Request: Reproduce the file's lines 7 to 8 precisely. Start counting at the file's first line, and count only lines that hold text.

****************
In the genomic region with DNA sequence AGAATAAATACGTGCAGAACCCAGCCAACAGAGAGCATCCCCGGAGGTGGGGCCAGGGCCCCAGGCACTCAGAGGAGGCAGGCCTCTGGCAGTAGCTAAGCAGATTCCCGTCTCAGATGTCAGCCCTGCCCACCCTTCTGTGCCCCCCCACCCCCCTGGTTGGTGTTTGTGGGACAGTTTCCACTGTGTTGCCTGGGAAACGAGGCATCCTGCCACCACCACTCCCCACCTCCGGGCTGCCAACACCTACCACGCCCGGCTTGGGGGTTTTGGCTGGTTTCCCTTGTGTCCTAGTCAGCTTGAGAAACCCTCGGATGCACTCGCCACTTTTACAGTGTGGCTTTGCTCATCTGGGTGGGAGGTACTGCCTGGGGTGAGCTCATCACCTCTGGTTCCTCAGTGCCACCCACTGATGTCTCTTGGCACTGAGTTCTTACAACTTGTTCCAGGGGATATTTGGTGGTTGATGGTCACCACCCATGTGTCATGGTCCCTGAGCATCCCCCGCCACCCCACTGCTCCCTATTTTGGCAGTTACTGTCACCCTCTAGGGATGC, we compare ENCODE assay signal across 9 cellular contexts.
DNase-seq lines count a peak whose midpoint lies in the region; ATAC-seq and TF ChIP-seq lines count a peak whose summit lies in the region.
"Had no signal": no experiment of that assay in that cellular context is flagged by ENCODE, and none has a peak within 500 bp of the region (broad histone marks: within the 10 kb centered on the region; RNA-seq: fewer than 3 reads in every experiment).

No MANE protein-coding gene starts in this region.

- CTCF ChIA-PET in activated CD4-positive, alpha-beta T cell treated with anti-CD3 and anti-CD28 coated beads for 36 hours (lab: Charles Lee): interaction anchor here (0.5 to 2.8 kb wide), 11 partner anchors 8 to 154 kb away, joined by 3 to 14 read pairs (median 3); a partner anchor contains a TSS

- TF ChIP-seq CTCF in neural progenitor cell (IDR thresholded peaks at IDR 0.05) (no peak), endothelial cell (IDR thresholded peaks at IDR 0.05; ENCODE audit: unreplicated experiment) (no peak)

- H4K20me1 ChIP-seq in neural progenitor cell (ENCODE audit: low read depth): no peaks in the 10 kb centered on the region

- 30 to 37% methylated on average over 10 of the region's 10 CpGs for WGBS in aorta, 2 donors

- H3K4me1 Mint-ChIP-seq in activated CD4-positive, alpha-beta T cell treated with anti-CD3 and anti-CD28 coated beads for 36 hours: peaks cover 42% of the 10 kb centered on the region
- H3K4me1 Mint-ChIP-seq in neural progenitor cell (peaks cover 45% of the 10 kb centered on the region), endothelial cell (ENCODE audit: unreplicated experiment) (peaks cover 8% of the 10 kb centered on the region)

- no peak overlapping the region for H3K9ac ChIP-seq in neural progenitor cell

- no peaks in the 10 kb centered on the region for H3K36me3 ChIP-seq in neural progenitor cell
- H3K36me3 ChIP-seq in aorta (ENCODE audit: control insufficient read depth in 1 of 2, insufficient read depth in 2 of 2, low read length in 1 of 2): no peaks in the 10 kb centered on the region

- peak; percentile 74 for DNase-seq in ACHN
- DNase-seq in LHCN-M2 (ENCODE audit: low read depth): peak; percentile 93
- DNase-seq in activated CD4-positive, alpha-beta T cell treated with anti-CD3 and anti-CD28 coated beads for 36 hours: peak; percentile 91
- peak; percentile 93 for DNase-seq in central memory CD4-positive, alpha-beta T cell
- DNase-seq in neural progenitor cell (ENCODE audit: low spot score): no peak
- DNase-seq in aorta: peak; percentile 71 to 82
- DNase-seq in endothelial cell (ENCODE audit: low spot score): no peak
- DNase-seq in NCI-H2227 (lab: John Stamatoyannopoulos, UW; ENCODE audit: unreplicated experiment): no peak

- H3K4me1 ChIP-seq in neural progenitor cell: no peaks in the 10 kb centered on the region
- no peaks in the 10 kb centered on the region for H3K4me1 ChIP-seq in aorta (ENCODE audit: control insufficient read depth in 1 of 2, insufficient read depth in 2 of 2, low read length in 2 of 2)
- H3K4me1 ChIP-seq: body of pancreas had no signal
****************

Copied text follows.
- H4K20me1 ChIP-seq in neural progenitor cell (ENCODE audit: low read depth): no peaks in the 10 kb centered on the region

- 30 to 37% methylated on average over 10 of the region's 10 CpGs for WGBS in aorta, 2 donors